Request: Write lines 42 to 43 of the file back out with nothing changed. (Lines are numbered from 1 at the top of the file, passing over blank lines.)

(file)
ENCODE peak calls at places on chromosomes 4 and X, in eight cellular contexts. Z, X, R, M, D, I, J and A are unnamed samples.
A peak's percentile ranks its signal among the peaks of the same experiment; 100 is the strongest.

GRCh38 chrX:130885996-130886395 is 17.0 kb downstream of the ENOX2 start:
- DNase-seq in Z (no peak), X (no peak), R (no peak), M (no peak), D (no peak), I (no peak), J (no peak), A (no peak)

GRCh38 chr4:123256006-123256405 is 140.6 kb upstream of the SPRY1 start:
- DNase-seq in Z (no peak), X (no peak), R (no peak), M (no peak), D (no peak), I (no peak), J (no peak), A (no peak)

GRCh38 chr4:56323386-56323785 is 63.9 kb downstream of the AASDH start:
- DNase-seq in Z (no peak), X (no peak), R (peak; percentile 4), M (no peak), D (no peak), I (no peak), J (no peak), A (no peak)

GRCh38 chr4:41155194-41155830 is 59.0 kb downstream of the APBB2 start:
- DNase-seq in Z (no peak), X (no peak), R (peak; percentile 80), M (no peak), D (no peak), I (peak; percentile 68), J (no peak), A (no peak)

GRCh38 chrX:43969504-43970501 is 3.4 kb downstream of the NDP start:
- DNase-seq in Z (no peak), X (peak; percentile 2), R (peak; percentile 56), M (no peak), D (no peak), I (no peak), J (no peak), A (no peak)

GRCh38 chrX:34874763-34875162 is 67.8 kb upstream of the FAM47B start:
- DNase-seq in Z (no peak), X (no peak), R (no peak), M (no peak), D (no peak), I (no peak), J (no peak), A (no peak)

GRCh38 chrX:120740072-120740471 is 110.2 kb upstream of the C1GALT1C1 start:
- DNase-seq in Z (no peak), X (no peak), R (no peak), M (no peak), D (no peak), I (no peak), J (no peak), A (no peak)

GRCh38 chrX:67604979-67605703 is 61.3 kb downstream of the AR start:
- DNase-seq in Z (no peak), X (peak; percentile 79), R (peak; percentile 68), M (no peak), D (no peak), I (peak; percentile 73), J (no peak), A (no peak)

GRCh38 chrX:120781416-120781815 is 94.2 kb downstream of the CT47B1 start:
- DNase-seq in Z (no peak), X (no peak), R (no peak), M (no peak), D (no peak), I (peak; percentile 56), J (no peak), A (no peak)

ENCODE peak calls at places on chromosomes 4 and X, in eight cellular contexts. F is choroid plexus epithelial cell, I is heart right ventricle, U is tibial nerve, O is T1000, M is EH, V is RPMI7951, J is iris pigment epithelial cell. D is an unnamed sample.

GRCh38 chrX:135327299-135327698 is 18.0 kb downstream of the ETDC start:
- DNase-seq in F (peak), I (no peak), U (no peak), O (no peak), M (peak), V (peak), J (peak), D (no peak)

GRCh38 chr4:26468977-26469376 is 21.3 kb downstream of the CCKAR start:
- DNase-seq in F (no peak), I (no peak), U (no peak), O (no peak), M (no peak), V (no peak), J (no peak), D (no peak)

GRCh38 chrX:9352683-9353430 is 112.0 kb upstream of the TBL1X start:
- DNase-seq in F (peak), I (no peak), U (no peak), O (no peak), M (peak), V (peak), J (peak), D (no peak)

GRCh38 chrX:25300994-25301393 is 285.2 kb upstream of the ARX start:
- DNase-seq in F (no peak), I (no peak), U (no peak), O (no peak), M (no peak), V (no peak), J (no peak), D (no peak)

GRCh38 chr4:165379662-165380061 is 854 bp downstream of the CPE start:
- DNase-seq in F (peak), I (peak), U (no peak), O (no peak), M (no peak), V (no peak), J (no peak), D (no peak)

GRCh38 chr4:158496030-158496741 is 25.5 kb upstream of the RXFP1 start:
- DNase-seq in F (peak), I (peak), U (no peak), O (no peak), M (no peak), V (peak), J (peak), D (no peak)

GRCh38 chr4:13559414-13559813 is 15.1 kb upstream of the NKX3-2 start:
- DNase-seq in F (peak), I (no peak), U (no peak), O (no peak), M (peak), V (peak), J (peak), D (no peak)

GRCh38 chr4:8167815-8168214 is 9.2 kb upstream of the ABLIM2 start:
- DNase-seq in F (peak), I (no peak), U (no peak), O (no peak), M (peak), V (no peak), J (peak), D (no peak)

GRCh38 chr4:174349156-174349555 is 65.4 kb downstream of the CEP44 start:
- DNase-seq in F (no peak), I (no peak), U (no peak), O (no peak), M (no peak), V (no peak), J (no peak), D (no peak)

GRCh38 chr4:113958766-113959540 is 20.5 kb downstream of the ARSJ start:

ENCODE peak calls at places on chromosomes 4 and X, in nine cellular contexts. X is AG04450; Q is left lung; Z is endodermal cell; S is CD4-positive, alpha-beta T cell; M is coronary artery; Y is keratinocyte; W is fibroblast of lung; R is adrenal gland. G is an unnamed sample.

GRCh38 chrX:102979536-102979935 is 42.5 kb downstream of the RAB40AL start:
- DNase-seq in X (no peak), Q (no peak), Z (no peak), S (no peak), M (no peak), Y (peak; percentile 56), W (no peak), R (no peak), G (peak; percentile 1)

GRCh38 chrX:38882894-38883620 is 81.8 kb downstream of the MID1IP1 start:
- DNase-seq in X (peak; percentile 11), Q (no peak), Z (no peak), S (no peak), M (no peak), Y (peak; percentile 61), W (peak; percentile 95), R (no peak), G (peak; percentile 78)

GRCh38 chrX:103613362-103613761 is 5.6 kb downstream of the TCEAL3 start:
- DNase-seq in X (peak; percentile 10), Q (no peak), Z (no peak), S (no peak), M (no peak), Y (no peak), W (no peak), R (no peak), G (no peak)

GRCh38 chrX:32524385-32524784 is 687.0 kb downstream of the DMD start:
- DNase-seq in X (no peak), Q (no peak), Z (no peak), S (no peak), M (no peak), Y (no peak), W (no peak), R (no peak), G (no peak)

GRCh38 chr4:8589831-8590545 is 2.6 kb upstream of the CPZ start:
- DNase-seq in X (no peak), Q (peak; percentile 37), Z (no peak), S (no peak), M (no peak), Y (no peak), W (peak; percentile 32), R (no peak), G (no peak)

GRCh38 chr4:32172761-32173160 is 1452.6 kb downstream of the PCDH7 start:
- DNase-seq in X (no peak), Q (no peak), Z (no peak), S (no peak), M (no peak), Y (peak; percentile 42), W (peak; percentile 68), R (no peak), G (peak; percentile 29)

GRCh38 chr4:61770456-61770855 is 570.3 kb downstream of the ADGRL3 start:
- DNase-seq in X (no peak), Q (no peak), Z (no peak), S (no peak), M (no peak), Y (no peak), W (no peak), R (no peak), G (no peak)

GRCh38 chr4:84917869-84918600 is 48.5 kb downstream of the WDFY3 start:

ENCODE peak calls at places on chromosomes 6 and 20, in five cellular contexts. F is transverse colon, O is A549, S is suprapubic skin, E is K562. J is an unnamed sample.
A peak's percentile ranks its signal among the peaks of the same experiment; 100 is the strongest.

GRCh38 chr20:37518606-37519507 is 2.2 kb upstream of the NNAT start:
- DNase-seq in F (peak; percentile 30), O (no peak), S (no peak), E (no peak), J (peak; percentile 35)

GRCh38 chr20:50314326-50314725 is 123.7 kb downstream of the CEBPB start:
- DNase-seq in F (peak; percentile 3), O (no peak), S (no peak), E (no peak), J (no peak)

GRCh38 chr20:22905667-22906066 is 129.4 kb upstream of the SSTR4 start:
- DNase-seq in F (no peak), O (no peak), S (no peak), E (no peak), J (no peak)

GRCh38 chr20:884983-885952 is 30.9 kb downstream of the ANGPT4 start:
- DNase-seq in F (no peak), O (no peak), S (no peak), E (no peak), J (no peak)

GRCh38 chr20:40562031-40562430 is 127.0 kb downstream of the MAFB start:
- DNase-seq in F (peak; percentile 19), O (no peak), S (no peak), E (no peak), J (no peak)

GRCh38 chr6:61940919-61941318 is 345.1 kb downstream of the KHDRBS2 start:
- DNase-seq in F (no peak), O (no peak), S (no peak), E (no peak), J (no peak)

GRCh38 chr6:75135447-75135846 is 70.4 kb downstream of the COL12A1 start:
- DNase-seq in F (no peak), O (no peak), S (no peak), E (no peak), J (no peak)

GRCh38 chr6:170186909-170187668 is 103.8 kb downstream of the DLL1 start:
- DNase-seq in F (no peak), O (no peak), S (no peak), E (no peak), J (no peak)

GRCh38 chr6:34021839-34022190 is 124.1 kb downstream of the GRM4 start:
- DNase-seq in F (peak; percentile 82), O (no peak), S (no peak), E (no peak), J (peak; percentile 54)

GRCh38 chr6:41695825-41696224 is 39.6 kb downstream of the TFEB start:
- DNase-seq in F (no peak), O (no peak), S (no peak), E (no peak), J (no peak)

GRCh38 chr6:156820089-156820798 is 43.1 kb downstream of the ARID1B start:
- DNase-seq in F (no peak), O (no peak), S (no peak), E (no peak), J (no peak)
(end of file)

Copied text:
GRCh38 chrX:102979536-102979935 is 42.5 kb downstream of the RAB40AL start:
- DNase-seq in X (no peak), Q (no peak), Z (no peak), S (no peak), M (no peak), Y (peak; percentile 56), W (no peak), R (no peak), G (peak; percentile 1)